ILSTA was happy to work hand in hand with the Office of the Supreme People’s Prosecutors for the third edition of the National Conference on Combating Organised Crime, that has taken place over three days at the National Conference Centre in Vientiane from 26-28 February. Senior prosecutors, judges and police from all 17 provinces in Laos as well as invited international experts discussed the challenges faced in combating organised crime.
Southeast Asia is exposed to a number of security challenges, illicit narcotics, precursors – to manufacture narcotics, human trafficking, smuggling of migrants, illegal wildlife trade, counterfeit products, money laundering and corruption. These matters are interconnected as organised crime groups are often involved in more than one illicit activity.
This 3rd national conference brought together all concerned national authorities.
Mr. Bounyang Chandalasane, Deputy Prosecutor General of Lao PDR, stressed the importance of international expertise in the fight against transnational organized crime, as it poses significant challenges to all countries in the region, including Laos, and to its prosperity and development.
“To properly combat these phenomena, law enforcement authorities with investigating powers, prosecutors and judges must acquire skills, exchange information and comply with international standards.”
President of ILSTA, Mr. Richard Philippart said that “The impacts of illegal activities can be diverse, but the common feature is that organised crime negatively affects the life chances of ordinary people: it undermines key institutions, threatens human security, damages the environment, and distorts and impedes economic growth.’’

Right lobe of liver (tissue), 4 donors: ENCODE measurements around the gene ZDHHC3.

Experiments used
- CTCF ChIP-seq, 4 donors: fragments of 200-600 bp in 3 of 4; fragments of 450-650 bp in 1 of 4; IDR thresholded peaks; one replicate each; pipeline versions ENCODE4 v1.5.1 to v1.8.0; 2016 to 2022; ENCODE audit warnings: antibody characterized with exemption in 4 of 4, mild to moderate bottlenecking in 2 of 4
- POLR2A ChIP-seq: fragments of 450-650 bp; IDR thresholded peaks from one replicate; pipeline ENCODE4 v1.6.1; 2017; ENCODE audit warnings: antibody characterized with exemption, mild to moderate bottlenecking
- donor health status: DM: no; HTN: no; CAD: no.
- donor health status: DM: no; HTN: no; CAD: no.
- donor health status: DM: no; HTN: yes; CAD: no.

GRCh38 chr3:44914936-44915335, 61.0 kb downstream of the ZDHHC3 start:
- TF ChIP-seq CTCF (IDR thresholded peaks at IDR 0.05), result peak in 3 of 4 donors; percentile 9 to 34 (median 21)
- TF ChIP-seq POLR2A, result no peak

Mr Ket Kiettisack, Former Vice Minister of Justice, presented the new Penal Code which was disseminated during the conference along with the amended criminal procedure law. ILSTA in partnership with OSPP has supported the publication and dissemination of both laws and will continue with a nationwide programme of provincial workshops.
A keynote speaker from the Global Initiative pointed to the compression of space and time with the development in transport and technology which means that far from being remote and landlocked, Laos is geographically a trade junction. This reality needs to inform Laos’ policy in combating organised crime groups and their illicit activities.
The conference adopted a number of recommendations which will be implemented over the coming year, including continued capacity building in the area of criminal law and cooperation; dissemination of the penal code and criminal procedure code; and an assessment of the threat posed by transnational organised crime to Laos.
Experts from UNODC, the University of Luxembourg, and the Center for the Study of Democracy, Bulgaria, shared their experiences on tackling organised crime. The conference was supported by the Ministry of Finance of Luxembourg, Canada, and LuxDev.